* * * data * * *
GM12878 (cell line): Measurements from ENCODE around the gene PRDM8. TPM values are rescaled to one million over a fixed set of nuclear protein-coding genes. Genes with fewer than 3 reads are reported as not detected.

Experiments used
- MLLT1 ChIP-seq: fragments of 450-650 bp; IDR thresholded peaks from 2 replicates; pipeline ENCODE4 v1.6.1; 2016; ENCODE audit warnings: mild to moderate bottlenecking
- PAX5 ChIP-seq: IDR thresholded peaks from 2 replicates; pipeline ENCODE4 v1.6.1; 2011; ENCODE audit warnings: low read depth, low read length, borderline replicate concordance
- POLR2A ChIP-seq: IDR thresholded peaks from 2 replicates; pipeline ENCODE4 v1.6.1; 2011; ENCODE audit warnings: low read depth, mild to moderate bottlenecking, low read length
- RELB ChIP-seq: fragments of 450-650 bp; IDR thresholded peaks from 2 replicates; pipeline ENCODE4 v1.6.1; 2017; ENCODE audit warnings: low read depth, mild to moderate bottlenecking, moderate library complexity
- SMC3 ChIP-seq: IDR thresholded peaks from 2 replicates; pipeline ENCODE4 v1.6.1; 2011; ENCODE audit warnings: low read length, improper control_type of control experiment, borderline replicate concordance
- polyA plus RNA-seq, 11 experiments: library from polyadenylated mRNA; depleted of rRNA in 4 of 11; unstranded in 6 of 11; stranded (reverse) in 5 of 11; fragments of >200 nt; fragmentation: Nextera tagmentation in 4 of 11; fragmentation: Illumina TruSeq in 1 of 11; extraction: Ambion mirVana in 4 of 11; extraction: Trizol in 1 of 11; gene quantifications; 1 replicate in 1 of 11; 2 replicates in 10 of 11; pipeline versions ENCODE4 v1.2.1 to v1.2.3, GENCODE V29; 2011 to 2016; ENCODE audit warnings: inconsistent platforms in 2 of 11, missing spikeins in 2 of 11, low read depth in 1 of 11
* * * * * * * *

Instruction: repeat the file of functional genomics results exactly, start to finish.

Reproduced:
GM12878 (cell line): Measurements from ENCODE around the gene PRDM8. TPM values are rescaled to one million over a fixed set of nuclear protein-coding genes. Genes with fewer than 3 reads are reported as not detected.

Experiments used
- MLLT1 ChIP-seq: fragments of 450-650 bp; IDR thresholded peaks from 2 replicates; pipeline ENCODE4 v1.6.1; 2016; ENCODE audit warnings: mild to moderate bottlenecking
- PAX5 ChIP-seq: IDR thresholded peaks from 2 replicates; pipeline ENCODE4 v1.6.1; 2011; ENCODE audit warnings: low read depth, low read length, borderline replicate concordance
- POLR2A ChIP-seq: IDR thresholded peaks from 2 replicates; pipeline ENCODE4 v1.6.1; 2011; ENCODE audit warnings: low read depth, mild to moderate bottlenecking, low read length
- RELB ChIP-seq: fragments of 450-650 bp; IDR thresholded peaks from 2 replicates; pipeline ENCODE4 v1.6.1; 2017; ENCODE audit warnings: low read depth, mild to moderate bottlenecking, moderate library complexity
- SMC3 ChIP-seq: IDR thresholded peaks from 2 replicates; pipeline ENCODE4 v1.6.1; 2011; ENCODE audit warnings: low read length, improper control_type of control experiment, borderline replicate concordance
- polyA plus RNA-seq, 11 experiments: library from polyadenylated mRNA; depleted of rRNA in 4 of 11; unstranded in 6 of 11; stranded (reverse) in 5 of 11; fragments of >200 nt; fragmentation: Nextera tagmentation in 4 of 11; fragmentation: Illumina TruSeq in 1 of 11; extraction: Ambion mirVana in 4 of 11; extraction: Trizol in 1 of 11; gene quantifications; 1 replicate in 1 of 11; 2 replicates in 10 of 11; pipeline versions ENCODE4 v1.2.1 to v1.2.3, GENCODE V29; 2011 to 2016; ENCODE audit warnings: inconsistent platforms in 2 of 11, missing spikeins in 2 of 11, low read depth in 1 of 11